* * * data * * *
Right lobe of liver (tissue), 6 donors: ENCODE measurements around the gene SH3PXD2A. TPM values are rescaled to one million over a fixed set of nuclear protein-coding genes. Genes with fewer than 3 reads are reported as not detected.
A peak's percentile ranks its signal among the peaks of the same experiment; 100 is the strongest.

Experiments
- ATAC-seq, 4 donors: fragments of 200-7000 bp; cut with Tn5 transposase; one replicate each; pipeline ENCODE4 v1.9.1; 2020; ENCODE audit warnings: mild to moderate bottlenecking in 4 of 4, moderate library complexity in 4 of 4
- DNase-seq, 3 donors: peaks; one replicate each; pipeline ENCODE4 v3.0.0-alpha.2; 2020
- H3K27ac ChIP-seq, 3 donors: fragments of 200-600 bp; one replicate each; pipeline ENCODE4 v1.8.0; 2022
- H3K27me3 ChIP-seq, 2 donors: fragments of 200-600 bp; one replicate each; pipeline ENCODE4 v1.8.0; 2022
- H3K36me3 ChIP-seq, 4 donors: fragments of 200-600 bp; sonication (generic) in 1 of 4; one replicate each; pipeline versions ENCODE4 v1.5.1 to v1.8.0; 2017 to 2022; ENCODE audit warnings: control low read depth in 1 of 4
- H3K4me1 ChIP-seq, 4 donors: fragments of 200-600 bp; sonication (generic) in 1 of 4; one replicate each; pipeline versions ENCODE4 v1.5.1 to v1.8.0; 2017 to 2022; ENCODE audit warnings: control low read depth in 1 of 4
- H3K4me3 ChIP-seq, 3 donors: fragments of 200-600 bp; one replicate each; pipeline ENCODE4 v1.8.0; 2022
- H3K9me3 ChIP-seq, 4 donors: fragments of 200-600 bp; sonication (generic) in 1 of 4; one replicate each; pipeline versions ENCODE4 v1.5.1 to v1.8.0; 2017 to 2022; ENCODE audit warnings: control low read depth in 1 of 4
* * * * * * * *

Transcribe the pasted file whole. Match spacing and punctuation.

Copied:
Right lobe of liver (tissue), 6 donors: ENCODE measurements around the gene SH3PXD2A. TPM values are rescaled to one million over a fixed set of nuclear protein-coding genes. Genes with fewer than 3 reads are reported as not detected.
A peak's percentile ranks its signal among the peaks of the same experiment; 100 is the strongest.

Experiments
- ATAC-seq, 4 donors: fragments of 200-7000 bp; cut with Tn5 transposase; one replicate each; pipeline ENCODE4 v1.9.1; 2020; ENCODE audit warnings: mild to moderate bottlenecking in 4 of 4, moderate library complexity in 4 of 4
- DNase-seq, 3 donors: peaks; one replicate each; pipeline ENCODE4 v3.0.0-alpha.2; 2020
- H3K27ac ChIP-seq, 3 donors: fragments of 200-600 bp; one replicate each; pipeline ENCODE4 v1.8.0; 2022
- H3K27me3 ChIP-seq, 2 donors: fragments of 200-600 bp; one replicate each; pipeline ENCODE4 v1.8.0; 2022
- H3K36me3 ChIP-seq, 4 donors: fragments of 200-600 bp; sonication (generic) in 1 of 4; one replicate each; pipeline versions ENCODE4 v1.5.1 to v1.8.0; 2017 to 2022; ENCODE audit warnings: control low read depth in 1 of 4
- H3K4me1 ChIP-seq, 4 donors: fragments of 200-600 bp; sonication (generic) in 1 of 4; one replicate each; pipeline versions ENCODE4 v1.5.1 to v1.8.0; 2017 to 2022; ENCODE audit warnings: control low read depth in 1 of 4
- H3K4me3 ChIP-seq, 3 donors: fragments of 200-600 bp; one replicate each; pipeline ENCODE4 v1.8.0; 2022
- H3K9me3 ChIP-seq, 4 donors: fragments of 200-600 bp; sonication (generic) in 1 of 4; one replicate each; pipeline versions ENCODE4 v1.5.1 to v1.8.0; 2017 to 2022; ENCODE audit warnings: control low read depth in 1 of 4